Head of WWF UK: We didn’t send Cameron to the Arctic to see green ideas freeze

David Nussbaum: We didn’t send Cameron to the Arctic to see green ideas freeze

The head of WWF UK remains sanguine despite the Government’s failure to live up to its pledges on the environment
Author Kazuo Ishiguro on being inspired by shoot-outs and samurai

Author Kazuo Ishiguro on being inspired by shoot-outs and samurai

Set in a mythologised 5th-century Britain, ‘The Buried Giant’ is a strange beast
With money, corruption and drugs, this monk fears Buddhism in Thailand is a ‘poisoned fruit’

Money, corruption and drugs

The monk who fears Buddhism in Thailand is a ‘poisoned fruit’
America's first slavery museum established at Django Unchained plantation - 150 years after slavery outlawed

150 years after it was outlawed...

... America's first slavery museum is established in Louisiana
Kelly Clarkson: How I snubbed Simon Cowell and become a Grammy-winning superstar

Kelly Clarkson: How I snubbed Simon Cowell and become a Grammy-winning superstar

The first 'American Idol' winner on how she manages to remain her own woman – Jane Austen fascination and all
Tony Oursler on exploring our uneasy relationship with technology with his new show

You won't believe your eyes

Tony Oursler's new show explores our uneasy relationship with technology. He's one of a growing number of artists with that preoccupation
Ian Herbert: Peter Moores must go. He should never have been brought back to fail again

Moores must go. He should never have been brought back to fail again

The England coach leaves players to find solutions - which makes you wonder where he adds value, says Ian Herbert
War with Isis: Fears that the looming battle for Mosul will unleash 'a million refugees'

The battle for Mosul will unleash 'a million refugees'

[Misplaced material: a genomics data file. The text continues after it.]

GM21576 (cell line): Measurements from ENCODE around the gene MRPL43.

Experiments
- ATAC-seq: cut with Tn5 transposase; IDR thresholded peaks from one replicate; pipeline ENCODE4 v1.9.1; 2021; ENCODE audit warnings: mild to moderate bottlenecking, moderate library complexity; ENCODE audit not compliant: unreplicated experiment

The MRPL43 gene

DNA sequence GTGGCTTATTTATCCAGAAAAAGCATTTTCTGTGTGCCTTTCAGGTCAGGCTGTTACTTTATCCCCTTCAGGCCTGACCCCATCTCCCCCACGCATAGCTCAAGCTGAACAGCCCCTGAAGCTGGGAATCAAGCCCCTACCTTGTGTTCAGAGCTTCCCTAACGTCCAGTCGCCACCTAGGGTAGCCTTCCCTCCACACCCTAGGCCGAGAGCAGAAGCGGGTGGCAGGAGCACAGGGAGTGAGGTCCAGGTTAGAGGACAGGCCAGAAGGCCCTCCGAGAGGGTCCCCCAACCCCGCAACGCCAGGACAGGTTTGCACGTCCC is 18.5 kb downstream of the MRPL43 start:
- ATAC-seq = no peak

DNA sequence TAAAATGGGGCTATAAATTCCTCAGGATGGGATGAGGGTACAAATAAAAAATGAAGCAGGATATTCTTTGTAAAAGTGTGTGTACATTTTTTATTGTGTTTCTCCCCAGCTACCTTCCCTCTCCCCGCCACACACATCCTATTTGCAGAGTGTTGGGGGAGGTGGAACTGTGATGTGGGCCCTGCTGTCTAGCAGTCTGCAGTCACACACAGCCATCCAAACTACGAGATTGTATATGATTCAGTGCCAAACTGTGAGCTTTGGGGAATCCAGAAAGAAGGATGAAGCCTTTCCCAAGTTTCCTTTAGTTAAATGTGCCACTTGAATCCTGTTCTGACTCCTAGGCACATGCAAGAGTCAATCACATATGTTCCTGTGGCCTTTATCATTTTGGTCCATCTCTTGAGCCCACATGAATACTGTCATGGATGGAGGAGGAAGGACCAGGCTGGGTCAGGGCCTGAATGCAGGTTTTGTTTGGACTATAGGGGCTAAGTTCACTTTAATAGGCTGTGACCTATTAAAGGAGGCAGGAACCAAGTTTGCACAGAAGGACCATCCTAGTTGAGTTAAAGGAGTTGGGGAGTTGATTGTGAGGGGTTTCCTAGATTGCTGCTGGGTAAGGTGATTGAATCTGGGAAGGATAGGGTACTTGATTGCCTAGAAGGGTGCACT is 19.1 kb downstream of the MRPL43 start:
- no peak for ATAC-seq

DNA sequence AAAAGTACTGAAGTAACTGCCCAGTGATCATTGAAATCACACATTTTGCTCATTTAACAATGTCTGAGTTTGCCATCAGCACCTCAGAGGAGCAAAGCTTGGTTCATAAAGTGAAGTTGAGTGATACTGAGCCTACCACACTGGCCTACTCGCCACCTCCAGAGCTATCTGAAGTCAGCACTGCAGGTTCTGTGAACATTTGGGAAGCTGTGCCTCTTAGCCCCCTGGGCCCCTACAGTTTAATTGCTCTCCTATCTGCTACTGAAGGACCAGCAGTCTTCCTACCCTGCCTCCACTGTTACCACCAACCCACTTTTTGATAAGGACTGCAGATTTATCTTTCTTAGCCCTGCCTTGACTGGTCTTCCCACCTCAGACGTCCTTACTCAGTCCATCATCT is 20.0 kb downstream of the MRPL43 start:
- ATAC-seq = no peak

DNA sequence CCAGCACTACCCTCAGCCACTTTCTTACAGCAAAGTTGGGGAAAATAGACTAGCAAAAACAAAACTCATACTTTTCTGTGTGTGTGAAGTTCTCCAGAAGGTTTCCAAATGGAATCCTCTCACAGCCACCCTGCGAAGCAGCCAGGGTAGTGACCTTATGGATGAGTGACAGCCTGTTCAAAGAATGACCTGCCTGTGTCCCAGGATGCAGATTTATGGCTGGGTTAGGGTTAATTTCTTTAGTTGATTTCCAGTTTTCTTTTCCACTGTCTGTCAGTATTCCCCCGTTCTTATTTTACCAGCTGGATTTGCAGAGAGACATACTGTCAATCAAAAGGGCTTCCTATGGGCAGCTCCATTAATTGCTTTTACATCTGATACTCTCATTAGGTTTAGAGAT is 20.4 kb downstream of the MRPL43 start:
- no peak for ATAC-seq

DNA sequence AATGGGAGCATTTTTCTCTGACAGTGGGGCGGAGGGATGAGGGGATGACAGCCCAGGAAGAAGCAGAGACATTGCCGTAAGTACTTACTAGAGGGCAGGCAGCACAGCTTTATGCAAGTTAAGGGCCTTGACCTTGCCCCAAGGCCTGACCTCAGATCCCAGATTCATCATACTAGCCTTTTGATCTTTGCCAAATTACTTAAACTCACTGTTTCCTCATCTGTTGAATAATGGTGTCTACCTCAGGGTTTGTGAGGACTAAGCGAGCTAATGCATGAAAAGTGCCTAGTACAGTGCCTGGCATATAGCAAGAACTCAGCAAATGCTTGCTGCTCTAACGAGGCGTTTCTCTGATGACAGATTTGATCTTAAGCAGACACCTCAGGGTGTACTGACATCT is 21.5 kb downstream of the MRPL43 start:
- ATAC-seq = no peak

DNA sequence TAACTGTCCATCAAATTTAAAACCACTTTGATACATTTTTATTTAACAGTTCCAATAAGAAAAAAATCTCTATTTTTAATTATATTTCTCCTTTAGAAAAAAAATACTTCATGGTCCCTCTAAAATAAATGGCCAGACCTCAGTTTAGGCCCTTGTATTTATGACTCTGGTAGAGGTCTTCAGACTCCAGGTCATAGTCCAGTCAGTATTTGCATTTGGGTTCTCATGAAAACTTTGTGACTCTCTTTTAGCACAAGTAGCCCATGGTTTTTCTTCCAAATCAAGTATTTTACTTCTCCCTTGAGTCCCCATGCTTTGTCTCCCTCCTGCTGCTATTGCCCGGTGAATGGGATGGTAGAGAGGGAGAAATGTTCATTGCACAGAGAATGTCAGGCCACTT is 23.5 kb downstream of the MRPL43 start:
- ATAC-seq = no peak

Aid agencies prepare for vast exodus following planned Iraqi offensive against the Isis-held city, reports Patrick Cockburn
Yvette Cooper: We can't lose the election. There's too much on the line

Yvette Cooper: We can't lose the election. There's too much on the line

The shadow Home Secretary on fighting radical Islam, protecting children, and why anyone in Labour who's thinking beyond May must 'sort themselves out'
A bad week for the Greens: Leader Natalie Bennett's 'car crash' radio interview is followed by Brighton council's failure to set a budget due to infighting

It's not easy being Green

After a bad week in which its leader had a public meltdown and its only city council couldn't agree on a budget vote, what next for the alternative party? It's over to Caroline Lucas to find out
Gorillas nearly missed: BBC producers didn't want to broadcast Sir David Attenborough's famed Rwandan encounter

Gorillas nearly missed

BBC producers didn't want to broadcast Sir David Attenborough's famed Rwandan encounter
Downton Abbey effect sees impoverished Italian nobles inspired to open their doors to paying guests for up to €650 a night

The Downton Abbey effect

Impoverished Italian nobles are opening their doors to paying guests, inspired by the TV drama
China's wild panda numbers have increased by 17% since 2003, new census reveals

China's wild panda numbers on the up

New census reveals 17% since 2003